Chinese customers accounted for 90 percent of growth in the luxury market last year and pre-pandemic, 83 percent of the country’s millionaires planned to send their children to study overseas. According to Ortelli, some brands can expect to be impacted if Chinese students leave foreign universities in great numbers. “International studying is a positive for luxury brands and has been growing until now.”
However, he noted that reactive brands can avoid sales losses by rethinking their store networks and allocating inventory accordingly — something they should be doing anyway as Covid-19 accelerates the repatriation of luxury spending to the mainland. Each city (and each point of sale within cities) will be affected differently depending on various factors, including exposure to Chinese students.
If you’re studying in Shanghai and staying at home, you’ve probably got more disposable income and spend more on luxury.
“If I look at luxury spending in Vancouver, a big component is done by Chinese students and their visitors. A change in international student flows should make brands rethink their footprint there,” said Ortelli. “If I’m in New York or Paris, they don’t carry as much weight and therefore my distribution there is not so impacted,” Ortelli said.
Though living or being near a brand’s home market is excellent for brand awareness, luxury players who invest smartly in experiential retail and digital marketing in China could still benefit in the long run. “If you’re studying in Shanghai and staying at home, you’ve probably got more disposable income and spend more on luxury. So there’s no right formula,” said Ortelli.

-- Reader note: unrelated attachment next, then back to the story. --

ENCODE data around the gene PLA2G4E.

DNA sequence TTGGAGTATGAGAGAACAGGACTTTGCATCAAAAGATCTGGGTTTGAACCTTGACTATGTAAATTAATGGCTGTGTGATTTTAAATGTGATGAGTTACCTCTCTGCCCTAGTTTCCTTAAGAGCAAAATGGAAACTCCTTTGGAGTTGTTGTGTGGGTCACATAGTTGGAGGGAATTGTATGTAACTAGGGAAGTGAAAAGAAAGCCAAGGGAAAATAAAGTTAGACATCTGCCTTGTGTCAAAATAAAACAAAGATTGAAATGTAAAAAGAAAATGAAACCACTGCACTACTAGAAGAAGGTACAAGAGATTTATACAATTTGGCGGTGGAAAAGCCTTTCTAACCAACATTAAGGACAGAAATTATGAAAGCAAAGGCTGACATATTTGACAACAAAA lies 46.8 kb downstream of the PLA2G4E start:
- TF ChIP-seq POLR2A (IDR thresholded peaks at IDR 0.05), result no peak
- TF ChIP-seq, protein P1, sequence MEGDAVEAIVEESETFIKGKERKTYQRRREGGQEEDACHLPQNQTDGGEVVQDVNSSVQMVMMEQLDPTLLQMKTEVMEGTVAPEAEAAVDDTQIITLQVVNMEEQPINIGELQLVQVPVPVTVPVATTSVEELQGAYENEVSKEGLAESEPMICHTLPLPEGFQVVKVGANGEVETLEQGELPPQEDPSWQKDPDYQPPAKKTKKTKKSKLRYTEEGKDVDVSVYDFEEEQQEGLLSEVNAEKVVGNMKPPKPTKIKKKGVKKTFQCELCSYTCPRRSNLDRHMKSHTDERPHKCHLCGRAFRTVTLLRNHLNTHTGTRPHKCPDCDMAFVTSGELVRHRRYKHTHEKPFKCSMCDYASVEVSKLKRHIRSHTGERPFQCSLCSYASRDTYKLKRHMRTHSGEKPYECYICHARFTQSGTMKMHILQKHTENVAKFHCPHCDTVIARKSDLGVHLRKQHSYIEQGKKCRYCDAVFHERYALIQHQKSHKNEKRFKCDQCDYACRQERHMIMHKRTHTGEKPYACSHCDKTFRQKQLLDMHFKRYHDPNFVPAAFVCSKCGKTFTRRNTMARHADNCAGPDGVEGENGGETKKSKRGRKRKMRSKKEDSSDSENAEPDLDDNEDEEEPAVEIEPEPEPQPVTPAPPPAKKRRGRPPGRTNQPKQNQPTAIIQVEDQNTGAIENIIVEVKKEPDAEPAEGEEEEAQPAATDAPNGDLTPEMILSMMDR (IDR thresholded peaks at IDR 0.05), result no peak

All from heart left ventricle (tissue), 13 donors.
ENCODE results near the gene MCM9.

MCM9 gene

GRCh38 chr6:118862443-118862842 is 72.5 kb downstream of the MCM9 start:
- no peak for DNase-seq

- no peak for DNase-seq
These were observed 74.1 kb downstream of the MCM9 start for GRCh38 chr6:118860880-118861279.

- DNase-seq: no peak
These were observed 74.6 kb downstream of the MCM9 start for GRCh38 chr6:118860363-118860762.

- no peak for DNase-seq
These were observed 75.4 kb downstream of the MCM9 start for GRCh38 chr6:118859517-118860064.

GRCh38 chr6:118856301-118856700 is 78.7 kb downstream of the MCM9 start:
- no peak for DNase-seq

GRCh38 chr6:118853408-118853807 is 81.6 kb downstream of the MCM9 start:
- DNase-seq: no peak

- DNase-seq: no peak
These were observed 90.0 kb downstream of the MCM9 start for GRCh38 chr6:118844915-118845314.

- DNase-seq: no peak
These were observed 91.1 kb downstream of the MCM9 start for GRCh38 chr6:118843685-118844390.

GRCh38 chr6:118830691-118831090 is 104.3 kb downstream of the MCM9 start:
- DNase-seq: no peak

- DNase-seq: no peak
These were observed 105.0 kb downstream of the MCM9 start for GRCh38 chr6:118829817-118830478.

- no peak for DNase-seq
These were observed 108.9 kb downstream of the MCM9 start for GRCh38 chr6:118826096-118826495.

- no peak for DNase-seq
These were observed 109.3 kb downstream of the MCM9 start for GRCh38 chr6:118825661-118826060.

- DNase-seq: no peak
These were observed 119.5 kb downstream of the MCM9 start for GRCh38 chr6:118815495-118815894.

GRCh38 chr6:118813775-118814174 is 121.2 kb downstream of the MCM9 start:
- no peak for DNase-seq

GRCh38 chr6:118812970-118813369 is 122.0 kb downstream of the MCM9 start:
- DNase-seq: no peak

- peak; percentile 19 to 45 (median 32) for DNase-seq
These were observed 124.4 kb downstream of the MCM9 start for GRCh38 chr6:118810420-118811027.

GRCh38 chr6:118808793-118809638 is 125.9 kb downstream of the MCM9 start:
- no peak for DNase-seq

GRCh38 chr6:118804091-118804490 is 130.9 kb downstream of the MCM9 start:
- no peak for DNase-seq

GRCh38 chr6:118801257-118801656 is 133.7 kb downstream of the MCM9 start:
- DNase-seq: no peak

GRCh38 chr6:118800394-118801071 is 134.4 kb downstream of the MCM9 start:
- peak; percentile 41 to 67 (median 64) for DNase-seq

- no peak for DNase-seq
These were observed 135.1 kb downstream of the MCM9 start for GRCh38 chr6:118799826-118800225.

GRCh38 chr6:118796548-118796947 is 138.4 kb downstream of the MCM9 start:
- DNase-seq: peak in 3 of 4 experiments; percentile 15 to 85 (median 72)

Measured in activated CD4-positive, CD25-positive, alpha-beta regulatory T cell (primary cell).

From Schools to Showrooms
In recent years, Chinese designers that honed their craft at institutions abroad — like Fang, Samuel Gui Yang, Shushu/Tong, Angel Chen and Ximon Lee, just to name a few— helped put the country’s fashion industry on the map.
“Through studying abroad and building their businesses in Shanghai, privileged and talented young designers are building a bridge between China’s growing fashion industry and other capitals,” said Labelhood's Liu. “They’re critical to this globalisation. The whole is bigger than the sum of its parts.”
Fang, for one, said that missing out on attending a top fashion school could deprive many prospective fashion students of valuable opportunities in the industry. “I’d be devastated if I couldn’t go to [Central Saint Martins]... I can’t imagine what my career would be like now. You can’t learn this online.”
And though demand for studying abroad will eventually return post-pandemic, there are other forces at play. Kuryshchuk pointed out that Covid-19 is only accelerating an exodus of not only Chinese students, but international students in general, from the British fashion industry. “Don’t forget Brexit, the increased fees for international students, the fact that it is [almost] impossible for graduates to get a visa or a job after graduation [or] the speed with which brands launch and then fail.”
In terms of changes and disruptions in the fashion education system, the potential departure of Chinese students is only one piece of the puzzle. Kuryshchuk noted that the rise of lesser-known European institutions — like Paris’ IFM and the Swedish School of Textiles — and growing opportunities across Europe mean other capitals will give London a run for its money. “The British fashion industry and all of us will need to work hard to make sure the UK stays at the top of the fashion pyramid."